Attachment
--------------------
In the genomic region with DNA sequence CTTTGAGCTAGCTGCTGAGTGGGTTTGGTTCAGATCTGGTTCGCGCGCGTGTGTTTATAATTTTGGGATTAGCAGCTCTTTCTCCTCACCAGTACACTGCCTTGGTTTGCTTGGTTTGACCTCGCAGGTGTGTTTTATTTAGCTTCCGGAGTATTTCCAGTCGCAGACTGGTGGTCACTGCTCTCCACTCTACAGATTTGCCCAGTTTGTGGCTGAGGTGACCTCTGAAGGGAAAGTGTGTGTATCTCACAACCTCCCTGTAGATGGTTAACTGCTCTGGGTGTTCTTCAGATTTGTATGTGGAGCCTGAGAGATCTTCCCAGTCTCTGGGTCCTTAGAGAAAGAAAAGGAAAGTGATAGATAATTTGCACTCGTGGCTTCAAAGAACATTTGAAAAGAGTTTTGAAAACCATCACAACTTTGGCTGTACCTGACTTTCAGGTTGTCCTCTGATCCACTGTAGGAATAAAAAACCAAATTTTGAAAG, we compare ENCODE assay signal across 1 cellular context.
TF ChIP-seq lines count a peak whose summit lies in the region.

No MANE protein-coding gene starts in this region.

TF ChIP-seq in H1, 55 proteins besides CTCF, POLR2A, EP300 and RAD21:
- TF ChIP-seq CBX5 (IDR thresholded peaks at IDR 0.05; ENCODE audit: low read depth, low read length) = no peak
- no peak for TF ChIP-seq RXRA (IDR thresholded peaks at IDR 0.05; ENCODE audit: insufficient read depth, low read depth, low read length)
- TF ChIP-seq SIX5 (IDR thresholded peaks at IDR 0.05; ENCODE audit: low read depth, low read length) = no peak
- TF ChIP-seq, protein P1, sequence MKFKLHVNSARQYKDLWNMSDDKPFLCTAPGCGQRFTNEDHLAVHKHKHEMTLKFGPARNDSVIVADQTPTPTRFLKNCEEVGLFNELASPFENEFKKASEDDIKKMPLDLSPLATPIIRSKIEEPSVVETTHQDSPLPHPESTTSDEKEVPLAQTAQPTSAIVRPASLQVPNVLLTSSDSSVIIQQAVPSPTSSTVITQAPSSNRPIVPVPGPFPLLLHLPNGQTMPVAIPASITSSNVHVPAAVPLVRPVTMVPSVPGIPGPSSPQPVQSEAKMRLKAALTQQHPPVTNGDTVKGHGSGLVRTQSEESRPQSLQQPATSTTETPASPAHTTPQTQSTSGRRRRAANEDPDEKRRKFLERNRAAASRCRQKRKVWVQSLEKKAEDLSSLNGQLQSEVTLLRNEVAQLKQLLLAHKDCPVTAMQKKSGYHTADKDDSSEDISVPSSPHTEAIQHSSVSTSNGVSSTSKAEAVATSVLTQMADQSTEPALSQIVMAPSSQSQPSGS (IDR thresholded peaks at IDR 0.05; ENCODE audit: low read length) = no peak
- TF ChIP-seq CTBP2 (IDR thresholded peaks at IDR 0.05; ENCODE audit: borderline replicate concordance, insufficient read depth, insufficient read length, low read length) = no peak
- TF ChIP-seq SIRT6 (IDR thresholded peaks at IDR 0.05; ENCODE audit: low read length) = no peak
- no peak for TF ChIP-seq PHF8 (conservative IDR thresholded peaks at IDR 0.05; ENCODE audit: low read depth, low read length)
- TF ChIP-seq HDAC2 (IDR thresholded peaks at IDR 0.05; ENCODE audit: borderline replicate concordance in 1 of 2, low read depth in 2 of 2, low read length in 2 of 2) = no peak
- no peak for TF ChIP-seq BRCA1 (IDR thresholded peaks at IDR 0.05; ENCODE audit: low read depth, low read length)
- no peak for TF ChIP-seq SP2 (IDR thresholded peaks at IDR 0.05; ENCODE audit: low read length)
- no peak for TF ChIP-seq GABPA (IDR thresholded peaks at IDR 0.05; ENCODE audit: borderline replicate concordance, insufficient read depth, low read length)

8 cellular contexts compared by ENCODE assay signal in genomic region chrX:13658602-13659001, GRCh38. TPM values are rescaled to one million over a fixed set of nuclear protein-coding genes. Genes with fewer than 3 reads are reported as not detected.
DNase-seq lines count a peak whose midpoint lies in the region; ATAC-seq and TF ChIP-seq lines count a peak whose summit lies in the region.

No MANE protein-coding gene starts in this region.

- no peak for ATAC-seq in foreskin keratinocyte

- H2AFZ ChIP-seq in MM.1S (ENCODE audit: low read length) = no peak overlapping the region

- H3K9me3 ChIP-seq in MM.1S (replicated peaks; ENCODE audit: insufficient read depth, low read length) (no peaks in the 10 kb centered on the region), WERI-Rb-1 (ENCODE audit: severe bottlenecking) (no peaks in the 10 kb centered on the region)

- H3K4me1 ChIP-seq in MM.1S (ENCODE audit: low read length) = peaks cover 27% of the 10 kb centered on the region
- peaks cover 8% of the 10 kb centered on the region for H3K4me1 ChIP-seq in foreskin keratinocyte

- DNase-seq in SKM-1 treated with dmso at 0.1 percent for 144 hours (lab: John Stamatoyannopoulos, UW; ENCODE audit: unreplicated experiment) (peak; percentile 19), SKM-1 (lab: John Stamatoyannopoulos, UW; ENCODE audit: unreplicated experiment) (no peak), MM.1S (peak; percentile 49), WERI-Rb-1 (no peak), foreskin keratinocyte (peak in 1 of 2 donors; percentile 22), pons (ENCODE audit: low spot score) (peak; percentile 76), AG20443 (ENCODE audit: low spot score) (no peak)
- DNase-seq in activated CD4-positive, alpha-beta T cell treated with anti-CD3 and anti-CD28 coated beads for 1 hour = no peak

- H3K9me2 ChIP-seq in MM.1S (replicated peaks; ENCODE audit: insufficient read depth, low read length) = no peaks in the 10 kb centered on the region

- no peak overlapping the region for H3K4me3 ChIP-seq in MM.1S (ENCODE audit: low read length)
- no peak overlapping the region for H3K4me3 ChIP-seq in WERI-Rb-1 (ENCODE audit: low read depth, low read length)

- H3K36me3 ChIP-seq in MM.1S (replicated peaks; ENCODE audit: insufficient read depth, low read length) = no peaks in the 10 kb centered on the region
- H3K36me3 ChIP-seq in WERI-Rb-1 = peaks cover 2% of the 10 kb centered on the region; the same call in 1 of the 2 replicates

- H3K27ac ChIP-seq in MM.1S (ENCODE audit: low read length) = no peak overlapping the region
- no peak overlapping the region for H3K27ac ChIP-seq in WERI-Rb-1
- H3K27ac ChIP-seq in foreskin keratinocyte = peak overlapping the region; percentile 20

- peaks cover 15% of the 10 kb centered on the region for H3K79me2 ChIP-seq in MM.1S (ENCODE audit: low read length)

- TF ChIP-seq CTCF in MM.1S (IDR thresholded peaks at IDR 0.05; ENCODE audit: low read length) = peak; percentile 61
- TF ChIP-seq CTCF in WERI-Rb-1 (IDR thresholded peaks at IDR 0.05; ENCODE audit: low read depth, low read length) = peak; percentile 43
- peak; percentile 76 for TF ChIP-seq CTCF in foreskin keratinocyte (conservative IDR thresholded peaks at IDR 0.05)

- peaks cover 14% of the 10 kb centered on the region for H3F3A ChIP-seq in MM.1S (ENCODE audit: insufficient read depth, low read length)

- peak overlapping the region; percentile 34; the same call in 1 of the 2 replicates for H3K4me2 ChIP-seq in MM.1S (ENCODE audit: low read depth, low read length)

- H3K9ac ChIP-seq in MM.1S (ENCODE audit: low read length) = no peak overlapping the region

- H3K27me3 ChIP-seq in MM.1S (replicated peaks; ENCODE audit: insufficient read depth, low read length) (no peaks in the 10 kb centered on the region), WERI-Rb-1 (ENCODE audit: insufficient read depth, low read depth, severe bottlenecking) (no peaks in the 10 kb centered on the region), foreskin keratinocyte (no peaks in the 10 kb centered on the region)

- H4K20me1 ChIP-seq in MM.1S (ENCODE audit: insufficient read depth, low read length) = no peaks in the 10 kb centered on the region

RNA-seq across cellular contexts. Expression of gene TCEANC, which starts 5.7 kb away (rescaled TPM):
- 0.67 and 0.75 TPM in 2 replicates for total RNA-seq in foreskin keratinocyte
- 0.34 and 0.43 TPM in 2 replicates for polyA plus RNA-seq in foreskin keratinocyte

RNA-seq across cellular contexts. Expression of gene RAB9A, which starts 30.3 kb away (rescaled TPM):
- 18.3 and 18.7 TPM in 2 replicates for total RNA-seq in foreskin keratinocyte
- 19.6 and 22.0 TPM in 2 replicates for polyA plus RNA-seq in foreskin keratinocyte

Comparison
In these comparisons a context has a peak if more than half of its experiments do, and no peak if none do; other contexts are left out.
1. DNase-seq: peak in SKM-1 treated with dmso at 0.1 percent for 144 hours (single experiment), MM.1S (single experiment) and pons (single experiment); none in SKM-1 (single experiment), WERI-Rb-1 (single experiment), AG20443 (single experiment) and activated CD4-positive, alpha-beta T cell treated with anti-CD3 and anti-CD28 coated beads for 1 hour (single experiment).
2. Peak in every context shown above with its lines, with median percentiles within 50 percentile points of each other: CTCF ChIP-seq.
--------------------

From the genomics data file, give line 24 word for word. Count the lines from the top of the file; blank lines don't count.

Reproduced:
- DNase-seq in SKM-1 treated with dmso at 0.1 percent for 144 hours (lab: John Stamatoyannopoulos, UW; ENCODE audit: unreplicated experiment) (peak; percentile 19), SKM-1 (lab: John Stamatoyannopoulos, UW; ENCODE audit: unreplicated experiment) (no peak), MM.1S (peak; percentile 49), WERI-Rb-1 (no peak), foreskin keratinocyte (peak in 1 of 2 donors; percentile 22), pons (ENCODE audit: low spot score) (peak; percentile 76), AG20443 (ENCODE audit: low spot score) (no peak)